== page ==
Lucy Edwards, marketing director at printer Howard Hunt Group, says printers now offer creative services and can save their clients money by minor format changes. Print management companies might claim to offer this service, Edwards says, but their understanding won't be as detailed or specific. "There are certain formats we can print cost-effectively that other people can't, and it's not possible for print managers to know the specifics of every single printer out there," she adds.
Edwards argues there is more accountability in a direct relationship, so companies with strict environmental requirements or tight deadlines should avoid a third party: "If a company is very reactive to the market and needs to get to market quickly, it is better off with a direct relationship because we can move heaven and earth to get stuff out quickly."
Many printers believe the sector is already lean and that it is not possible for management companies to squeeze costs further without the risk of partners going out of business and leaving them in the lurch.
Print managers, for their part, have started to broaden their services and encroach upon the traditional territory of DM agencies, offering data analysis and campaign management advice. Tuck says her firm can offer this strategic advice, especially when it has staff based permanently at the client site. Similarly, this is a growth area for DM Print. Production director Louise Daker says it offers data cleaning and analysis services to most of its clients, including Swinton Insurance and Age Concern. It once found a ten per cent rate of deceased and gone-aways on the database for insurance seller QuickPages.
Best of both worlds?
The battlelines have been drawn, but are being blurred by hybrid firms. Printers such as Communisis, Polestar and Dsicmm have adopted an "if you can't beat 'em, join 'em" approach and added management arms. Meanwhile, print management companies such as Williams Lea have bought production capability. For some, this represents a conflict of interest. Tuck says a management firm should remain completely neutral and it is difficult to achieve this if it also has in-house production facilities.
However, Polestar's Smith says any conflict is at "an acceptable level internally and externally" and points out that the company's online print management service is being used by other major print management companies. DM Print's Daker says the parent company has printing facilities within the group, and this is beneficial because it is an added resource.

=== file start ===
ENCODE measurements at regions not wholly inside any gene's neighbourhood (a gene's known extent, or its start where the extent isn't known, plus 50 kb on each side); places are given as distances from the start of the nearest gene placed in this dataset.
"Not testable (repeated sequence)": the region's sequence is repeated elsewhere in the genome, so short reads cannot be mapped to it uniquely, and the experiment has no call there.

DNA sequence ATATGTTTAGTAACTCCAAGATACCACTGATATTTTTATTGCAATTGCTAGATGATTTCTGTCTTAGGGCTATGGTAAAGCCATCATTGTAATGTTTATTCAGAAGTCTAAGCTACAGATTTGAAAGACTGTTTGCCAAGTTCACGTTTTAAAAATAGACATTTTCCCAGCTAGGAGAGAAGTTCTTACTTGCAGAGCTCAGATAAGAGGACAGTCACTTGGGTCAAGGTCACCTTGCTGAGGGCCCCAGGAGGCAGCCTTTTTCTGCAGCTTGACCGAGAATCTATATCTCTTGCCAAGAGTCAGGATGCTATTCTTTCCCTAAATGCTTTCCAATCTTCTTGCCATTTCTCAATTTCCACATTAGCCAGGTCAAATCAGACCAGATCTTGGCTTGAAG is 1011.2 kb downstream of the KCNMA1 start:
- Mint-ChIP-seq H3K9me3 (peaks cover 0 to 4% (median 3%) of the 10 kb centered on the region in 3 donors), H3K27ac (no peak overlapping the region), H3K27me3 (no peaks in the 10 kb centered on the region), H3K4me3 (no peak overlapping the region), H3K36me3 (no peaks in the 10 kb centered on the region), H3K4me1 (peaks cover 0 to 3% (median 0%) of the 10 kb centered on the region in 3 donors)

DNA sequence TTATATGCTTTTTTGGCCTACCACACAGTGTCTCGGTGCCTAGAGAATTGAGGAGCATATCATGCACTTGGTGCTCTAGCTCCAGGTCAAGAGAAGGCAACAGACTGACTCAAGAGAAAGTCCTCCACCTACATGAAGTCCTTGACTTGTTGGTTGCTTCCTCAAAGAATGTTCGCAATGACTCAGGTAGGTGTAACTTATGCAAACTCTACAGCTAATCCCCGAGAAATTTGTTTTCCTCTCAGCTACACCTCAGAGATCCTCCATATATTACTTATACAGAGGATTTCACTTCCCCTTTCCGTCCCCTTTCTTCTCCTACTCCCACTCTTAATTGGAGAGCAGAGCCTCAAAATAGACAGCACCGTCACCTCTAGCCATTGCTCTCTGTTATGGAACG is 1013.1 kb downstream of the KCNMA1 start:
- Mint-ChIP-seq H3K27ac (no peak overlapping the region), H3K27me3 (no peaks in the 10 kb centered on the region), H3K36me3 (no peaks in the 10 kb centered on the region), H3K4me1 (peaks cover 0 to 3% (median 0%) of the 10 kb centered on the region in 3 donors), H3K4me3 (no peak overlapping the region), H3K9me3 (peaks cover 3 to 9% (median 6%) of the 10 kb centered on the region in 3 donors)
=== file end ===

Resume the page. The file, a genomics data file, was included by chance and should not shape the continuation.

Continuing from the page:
For some direct marketers the potential cost savings or simply getting the job of print management off their desk makes outsourcing worthwhile. But if strategy is important - as it is for most clients - the decision is one to be weighed carefully.
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Brief: Complete print management
E.ON outsourced its print management to Charterhouse three years ago and the energy company has not looked back since.
The company, which rebranded from Powergen last year and has about 16,000 staff in the UK, does regular business-to-consumer and business-to-business direct mail campaigns, as well as sending customer statements through the post.
"For the rebranding campaign in particular, the mailing was around six million and we do a few campaigns like that each year and smaller individual campaigns as well," explains Tammy Rockley, UK brand planner at E.ON.
She declines to reveal exactly how much money E.ON has saved as a result of the outsourcing arrangement, but says it is significant. However, she adds that the main benefit is that it has removed a burden from the campaign managers.
"There was a huge amount of post-production work required in campaign management and it was taking up an awful lot of time that could be more effectively spent on studying the market intelligence and planning campaigns," Rockley says.
She believes E.ON gets more from the relationship with Charterhouse than it would from a traditional DM printer because its print management staff are in situ at E.ON and privy to company strategy.
- Outsourcing print management can typically save a client ten per cent of their costs in the first year alone
- Some DM printers have added print management arms to their line-up of services.